Frampton brings Circus to town
05:00 AM, Jun 27, 2013
If you go
What: Peter Framptons Guitar Circus
with Robert Cray.
When: 7:30 p.m. Friday.
Where: Kodak Hall at Eastman Theatre,
60 Gibbs St.
Cost: $70 to $125.
For tickets: (585) 454-2100
Step right up, folks: This summer, Peter Frampton will serve as ringmaster for the greatest guitar show on Earth.
Frampton’s Guitar Circus rolls into town Friday as the Eastman Theatre headline show for the Xerox Rochester International Jazz Festival. He’s bringing along Robert Cray and other guests for the ride.
“It’s basically reminding people that, first and foremost, I’m a guitar player,” says Frampton, who played in Humble Pie before becoming one of the biggest teen idols of the ’70s, “and that pop star was sort of a sideline that I got hoodwinked by for a few years there.”
Many special guests have or will jump on the Circus bandwagon at some point, including Vince Gill, B.B. King, Byrds founder Roger McGuinn, Richard Thompson, Living Colour’s Vernon Reid, former Eagle Don Felder, Stone Temple Pilots’ Dean DeLeo, Los Lobos’ David Hidalgo, Vinnie Moore and John Jorgensen.
“I’m so honored that all my heroes want to come sit in,” Frampton says. “Already, the excitement is higher than I thought it could be.”
Frampton talked about the tour right before its start on Memorial Day weekend.
A new live album every night. As he did with his 2011-12 tour celebrating the 35th anniversary of his eight-times-platinum 1976 album Frampton Comes Alive, the 63-year-old guitarist will offer live recordings of the Guitar Circus shows. “We’re going to make each show available online as a download within 48 hours of the show,” he says.
Long time gone. In December 2011, Frampton was reunited with his 1954 Gibson Les Paul Black Beauty, the electric guitar featured on the Comes Alive cover and many of its songs. It had disappeared after a 1980 cargo plane crash in Venezuela and was presumed destroyed. But a fan recognized the instrument, which had been rescued from the wreckage, acquired it, then returned it to Frampton.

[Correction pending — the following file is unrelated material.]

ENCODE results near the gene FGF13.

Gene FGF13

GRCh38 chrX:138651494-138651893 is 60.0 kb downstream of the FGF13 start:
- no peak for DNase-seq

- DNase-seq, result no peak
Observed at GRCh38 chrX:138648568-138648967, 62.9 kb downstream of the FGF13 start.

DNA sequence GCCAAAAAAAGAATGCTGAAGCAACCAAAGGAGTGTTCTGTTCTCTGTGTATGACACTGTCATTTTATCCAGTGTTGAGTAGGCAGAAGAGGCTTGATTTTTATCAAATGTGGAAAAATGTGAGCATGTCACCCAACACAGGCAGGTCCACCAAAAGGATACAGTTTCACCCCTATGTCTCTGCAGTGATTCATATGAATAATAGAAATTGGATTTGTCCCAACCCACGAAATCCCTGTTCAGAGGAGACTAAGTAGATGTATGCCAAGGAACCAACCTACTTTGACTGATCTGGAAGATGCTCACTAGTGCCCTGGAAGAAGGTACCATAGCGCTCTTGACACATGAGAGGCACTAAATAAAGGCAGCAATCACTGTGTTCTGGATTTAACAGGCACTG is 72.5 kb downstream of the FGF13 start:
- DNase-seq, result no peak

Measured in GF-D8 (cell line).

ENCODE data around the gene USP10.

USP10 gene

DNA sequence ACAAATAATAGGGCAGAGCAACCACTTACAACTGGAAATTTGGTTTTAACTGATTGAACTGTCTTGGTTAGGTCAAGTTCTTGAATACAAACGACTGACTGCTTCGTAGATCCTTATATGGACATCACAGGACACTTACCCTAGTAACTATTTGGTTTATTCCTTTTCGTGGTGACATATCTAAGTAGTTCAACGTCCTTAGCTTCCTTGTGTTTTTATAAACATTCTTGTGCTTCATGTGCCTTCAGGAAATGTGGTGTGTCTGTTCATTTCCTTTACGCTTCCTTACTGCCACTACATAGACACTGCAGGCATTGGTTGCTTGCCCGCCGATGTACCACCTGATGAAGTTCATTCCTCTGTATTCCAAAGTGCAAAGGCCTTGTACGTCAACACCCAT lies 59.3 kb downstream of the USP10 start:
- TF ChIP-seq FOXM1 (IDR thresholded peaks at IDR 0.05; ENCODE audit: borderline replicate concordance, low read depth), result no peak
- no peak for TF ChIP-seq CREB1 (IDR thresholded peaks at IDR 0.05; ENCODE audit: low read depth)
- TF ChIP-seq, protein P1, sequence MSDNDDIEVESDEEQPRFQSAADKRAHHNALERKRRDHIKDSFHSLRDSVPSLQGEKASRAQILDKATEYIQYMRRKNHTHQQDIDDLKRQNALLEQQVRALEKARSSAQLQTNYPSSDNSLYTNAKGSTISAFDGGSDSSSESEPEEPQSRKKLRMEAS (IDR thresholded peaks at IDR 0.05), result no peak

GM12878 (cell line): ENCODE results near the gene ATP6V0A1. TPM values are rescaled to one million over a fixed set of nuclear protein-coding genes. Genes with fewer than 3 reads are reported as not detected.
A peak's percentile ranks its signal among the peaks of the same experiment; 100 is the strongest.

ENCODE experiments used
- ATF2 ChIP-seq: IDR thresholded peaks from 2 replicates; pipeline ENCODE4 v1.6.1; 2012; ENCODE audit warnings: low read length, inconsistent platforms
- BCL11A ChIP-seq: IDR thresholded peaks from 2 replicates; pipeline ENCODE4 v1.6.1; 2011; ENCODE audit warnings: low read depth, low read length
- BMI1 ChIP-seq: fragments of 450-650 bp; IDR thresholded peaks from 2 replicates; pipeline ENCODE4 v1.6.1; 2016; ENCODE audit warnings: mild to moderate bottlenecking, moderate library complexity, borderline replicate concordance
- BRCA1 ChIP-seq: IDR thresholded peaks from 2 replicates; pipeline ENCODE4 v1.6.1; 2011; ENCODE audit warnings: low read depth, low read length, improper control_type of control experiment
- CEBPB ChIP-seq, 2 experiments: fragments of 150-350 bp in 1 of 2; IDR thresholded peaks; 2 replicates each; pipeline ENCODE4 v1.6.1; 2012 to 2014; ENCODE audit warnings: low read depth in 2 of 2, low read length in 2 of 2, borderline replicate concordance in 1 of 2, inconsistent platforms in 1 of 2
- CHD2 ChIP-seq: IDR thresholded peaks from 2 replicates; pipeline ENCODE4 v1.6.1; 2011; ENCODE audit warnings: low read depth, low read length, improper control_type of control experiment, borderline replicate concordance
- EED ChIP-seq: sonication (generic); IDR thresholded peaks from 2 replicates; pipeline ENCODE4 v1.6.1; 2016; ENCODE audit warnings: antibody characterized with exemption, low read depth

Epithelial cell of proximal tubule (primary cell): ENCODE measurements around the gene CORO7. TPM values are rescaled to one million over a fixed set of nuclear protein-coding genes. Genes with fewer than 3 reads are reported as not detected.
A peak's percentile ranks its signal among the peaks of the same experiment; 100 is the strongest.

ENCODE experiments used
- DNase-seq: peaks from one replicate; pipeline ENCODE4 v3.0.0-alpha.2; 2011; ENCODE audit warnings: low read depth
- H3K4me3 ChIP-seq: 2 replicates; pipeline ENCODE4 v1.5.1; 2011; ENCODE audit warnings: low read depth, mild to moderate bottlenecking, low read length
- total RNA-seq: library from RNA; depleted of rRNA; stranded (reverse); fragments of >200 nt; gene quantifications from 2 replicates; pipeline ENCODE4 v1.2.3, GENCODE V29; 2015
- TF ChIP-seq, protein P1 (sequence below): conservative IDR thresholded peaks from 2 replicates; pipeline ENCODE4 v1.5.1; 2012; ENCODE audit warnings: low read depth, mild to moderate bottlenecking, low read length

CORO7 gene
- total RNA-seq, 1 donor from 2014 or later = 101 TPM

“Before I opened the bag, I knew it was mine,” Frampton says. “It’s one of the lightest Les Pauls I’ve ever played. In the early- to mid-’50s, the mahogany Gibson used from Honduras was from up the mountain, and the further up the mountain, the lighter the wood, because it’s further away from the water table.” Had that guitar not disappeared for 31 years, Frampton might have lost it for good in the 2010 Nashville flood, which ruined 44 of his guitars. “I wasn’t the worst I had flood insurance,” he says. “I went and kissed my business manager.”
That talking guitar. Frampton still uses the talk-box effect, where an amplified guitar sound is driven through a plastic tube that he inserts into his mouth, allowing him to form words with the sound. Originally popularized by swing-era steel guitarist Alvino Rey, Frampton learned about the effect from steel guitarist Pete Drake, when both were playing on George Harrison’s All Things Must Pass album.
“There it was, right in front of me, this sound that had been haunting me for most of my life,” says Frampton, who used it on hits Show Me the Way and Do You Feel Like We Do. Now Frampton has a boutique company, Framptone, that makes the boxes. “They’re a little more robust than the ones I originally used,” he says.
The stage is set. Frampton first took the stage as an 8-year-old Cub Scout, accompanying fellow troop members during a variety show.
“I was the only guy in the troop that played an instrument, aside from the lady who played piano,” he says. The young Frampton performed two numbers on his own covers of Cliff Richard and Buddy Holly hits, as he recalls. “I went down remarkably well, if I might say. And that’s when, apparently my mother told me, I don’t remember saying this I said, ‘Seeing as how you like me so much, I’m going to do one of my own compositions.’ And I sang my very first song that I wrote. The whole place collapsed into laughter, and the stage manager was trying to find a hook long enough to get me off the stage.”
The afterlife of an idol. Frampton is unique among former teen idols, in that he was a respected musician before appearing shirtless on the cover of Rolling Stone and exciting the younger set. “I’m an old geezer now, but then I was found remarkably attractive to the opposite sex,” he says. “If I had looked like the back of a bus, I would have stayed a very good musician.”
While the casual fan’s knowledge of his catalog may start with Comes Alive and end with I’m In You, he has remained musically enthusiastic and inventive, winning his first Grammy Award in 2005 for his instrumental album Fingerprints and writing music for a performance with the Cincinnati Ballet this spring.
“There were three sections the beginning 20 minutes was old music, the third act was older music, but in the center I wrote seven brand-new pieces and there was a different choreographer for each act,” he says. “The sense of achievement for that so outweighs the feeling that I had back in the ’70s.”